However, after his father struggled through half a page, he asked his son how much he was paid. “Fifty pounds, father,” Lawrence replied. The old miner was incredulous. “Fifty pounds! An’ tha’s niver done a day’s hard work in thy life!”
On March 3, 1912, whilst away in Germany visiting cousins, Lawrence met and fell in love with Frieda von Richthofen (1879–1956). She was six years older and eventually left her first husband to be with him.
Having spent time in Germany and Italy they returned to England, settling in London, where they married on July 13, 1914.
Lawrence was now starting to move in circles centred on Garsington Manor and Lady Ottoline Morrell.
He particularly liked the idea of the common man mixing with the aristocracy and it was at one such soiree that he met and deeply impressed Bertrand Russell.
On another he befriended the writer EM Forster and enjoyed talking to a young Aldous Huxley.
In a letter to Bertrand Russell, Lawrence wrote of Forster, who had recently been his house guest: “He sucks his dummy – you know, those child’s comforters – long after his age. But there is something very real in him, if he will not cause it to die. He is much more than his dummy-sucking, clever little habits allow him to be.”
Between August and December 1915 Lawrence and his wife Frieda lived at 1 Byron Villas in Vale of Health, Hampstead.
Apparently it was the only London address Lawrence ever regarded as home, as opposed to numerous temporary lodgings. His time at the ground-floor flat saw the publication and suppression of his novel The Rainbow on the grounds of obscenity.
Visitors to Byron Villas included modernist writer Katherine Mansfield, who was living up the road at 17 East Heath Road, and poets W.B. Yeats and Ezra Pound.
Both Huxley and E.M. Forster also visited and one story tells of how Lawrence upset Bertrand Russell by apparently describing him as “false, cruel and evil” over his pacifist attitudes to the war.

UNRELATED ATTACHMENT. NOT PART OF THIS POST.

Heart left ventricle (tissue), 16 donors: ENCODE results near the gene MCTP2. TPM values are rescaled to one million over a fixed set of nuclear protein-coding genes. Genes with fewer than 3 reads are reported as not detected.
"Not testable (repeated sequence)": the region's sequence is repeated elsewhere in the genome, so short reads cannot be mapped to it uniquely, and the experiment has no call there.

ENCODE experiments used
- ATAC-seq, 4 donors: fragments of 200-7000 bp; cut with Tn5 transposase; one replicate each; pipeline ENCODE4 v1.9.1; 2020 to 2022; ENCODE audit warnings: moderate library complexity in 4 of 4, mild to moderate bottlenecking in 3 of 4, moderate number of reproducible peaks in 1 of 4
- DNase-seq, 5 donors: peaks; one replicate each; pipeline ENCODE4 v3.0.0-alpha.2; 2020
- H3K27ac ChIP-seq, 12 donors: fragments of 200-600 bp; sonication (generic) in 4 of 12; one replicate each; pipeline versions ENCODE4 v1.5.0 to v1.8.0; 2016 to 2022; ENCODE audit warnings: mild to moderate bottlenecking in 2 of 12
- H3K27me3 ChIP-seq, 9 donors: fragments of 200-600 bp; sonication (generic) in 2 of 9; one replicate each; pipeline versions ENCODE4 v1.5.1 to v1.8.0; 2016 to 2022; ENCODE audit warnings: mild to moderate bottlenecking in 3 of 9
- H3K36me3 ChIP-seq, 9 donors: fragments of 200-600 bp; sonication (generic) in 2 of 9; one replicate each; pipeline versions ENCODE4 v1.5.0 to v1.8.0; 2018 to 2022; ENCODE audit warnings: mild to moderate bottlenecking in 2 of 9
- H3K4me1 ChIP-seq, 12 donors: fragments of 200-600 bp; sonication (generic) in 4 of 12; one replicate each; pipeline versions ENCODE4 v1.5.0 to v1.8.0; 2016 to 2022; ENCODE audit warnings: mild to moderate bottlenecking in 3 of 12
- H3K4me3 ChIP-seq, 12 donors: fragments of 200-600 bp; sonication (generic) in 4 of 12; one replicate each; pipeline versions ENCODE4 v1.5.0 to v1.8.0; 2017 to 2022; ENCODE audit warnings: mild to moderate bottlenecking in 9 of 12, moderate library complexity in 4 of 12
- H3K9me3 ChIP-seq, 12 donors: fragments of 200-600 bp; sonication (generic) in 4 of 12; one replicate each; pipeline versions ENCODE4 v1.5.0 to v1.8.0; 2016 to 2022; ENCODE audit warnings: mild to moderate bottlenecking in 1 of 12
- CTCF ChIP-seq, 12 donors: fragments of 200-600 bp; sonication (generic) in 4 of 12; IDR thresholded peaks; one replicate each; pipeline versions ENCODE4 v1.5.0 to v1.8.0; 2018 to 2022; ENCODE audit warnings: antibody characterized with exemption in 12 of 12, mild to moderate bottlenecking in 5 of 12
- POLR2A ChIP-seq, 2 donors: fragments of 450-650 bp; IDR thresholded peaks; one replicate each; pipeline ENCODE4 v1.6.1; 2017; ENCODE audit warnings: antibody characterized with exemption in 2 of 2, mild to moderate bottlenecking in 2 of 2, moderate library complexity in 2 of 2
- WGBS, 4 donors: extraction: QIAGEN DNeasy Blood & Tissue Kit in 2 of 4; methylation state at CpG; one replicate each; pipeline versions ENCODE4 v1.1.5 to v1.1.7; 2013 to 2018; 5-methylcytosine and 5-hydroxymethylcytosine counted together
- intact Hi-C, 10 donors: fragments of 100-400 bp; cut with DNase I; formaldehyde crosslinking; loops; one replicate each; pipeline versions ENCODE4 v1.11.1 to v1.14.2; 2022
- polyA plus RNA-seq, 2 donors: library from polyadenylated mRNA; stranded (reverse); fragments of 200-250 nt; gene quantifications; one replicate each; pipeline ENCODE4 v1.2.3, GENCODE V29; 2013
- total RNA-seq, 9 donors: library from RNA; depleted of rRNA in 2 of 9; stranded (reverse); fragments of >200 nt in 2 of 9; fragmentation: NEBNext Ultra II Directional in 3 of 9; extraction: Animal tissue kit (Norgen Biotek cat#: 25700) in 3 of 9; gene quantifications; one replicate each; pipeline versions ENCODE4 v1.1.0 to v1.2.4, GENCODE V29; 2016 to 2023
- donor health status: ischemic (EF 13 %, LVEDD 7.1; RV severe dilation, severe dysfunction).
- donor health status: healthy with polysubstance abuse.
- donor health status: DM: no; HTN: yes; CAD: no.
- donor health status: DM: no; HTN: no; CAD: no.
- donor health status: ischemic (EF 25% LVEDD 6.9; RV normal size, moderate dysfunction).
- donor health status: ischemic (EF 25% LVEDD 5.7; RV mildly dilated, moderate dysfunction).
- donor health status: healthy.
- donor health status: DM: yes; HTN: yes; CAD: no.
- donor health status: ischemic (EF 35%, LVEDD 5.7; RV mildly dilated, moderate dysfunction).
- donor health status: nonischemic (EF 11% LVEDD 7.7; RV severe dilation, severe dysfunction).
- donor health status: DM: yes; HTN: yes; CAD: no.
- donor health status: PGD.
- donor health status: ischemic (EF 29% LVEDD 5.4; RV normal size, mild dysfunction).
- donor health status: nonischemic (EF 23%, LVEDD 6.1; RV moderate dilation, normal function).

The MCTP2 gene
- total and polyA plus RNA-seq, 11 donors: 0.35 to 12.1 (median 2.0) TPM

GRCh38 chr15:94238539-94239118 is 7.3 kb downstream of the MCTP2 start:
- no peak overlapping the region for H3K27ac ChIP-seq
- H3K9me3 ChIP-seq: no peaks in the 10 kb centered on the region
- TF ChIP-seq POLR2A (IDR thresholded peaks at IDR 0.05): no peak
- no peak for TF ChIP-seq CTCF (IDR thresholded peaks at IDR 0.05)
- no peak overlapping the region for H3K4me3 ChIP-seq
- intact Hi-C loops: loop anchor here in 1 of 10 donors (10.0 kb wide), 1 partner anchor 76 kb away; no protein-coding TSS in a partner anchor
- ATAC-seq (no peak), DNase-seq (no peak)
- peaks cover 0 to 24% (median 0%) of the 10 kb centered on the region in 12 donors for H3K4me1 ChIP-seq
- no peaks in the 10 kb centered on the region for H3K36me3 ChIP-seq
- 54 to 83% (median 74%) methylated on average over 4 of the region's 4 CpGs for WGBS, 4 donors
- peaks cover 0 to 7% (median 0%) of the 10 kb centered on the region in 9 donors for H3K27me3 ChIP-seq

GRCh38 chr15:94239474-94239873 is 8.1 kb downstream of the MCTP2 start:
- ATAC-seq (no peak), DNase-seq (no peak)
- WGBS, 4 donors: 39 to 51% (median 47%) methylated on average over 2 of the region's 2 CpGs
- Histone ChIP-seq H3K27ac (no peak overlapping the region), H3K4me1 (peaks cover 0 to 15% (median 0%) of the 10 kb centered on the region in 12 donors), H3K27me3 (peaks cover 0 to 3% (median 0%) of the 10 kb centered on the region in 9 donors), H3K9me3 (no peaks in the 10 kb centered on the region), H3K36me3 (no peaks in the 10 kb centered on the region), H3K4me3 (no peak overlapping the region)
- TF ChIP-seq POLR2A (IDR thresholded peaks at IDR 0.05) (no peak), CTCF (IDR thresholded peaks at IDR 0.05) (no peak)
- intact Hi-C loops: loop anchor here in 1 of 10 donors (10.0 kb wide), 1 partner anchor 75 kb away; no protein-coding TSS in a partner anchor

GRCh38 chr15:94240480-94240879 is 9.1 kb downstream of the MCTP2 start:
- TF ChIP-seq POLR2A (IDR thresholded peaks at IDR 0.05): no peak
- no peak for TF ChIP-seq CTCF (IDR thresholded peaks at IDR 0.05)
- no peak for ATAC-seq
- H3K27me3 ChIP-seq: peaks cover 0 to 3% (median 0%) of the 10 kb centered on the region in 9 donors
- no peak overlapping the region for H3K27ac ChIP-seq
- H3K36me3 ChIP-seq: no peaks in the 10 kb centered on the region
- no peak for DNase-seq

One day, while lying on Hampstead Heath in the first summer of the First World War, the Lawrences saw a German Zeppelin pass over during one of the first air raids.
The writer immortalises the scene in his 1923 work, Kangaroo, in which the character Harriet, based on Frieda, looks up as the Zeppelins pass over and says, “Some of the boys I played with when I was a child are probably on it”.
While living in the area, Lawrence and John Middleton Murry set up The Signature, a literary magazine to which Murry’s future wife, Katherine Mansfield, contributed articles. Owing to the publication’s pacifist attitudes, at the height of the war, it folded after just three issues.
In 1960 when Penguin Books was accused of obscenity over the publication of Lawrence’s most notorious and controversial work, Lady Chatterley’s Lover, the defence called E.M. Forster as a witness.
When questioned on how he would rate D.H. Lawrence, he replied: “I would place him enormously high. The greatest imaginative writer of his generation.”
The plaque to Lawrence at Byron Villas was unveiled in 1969 by Montague Weekley, Frieda’s son by her first husband.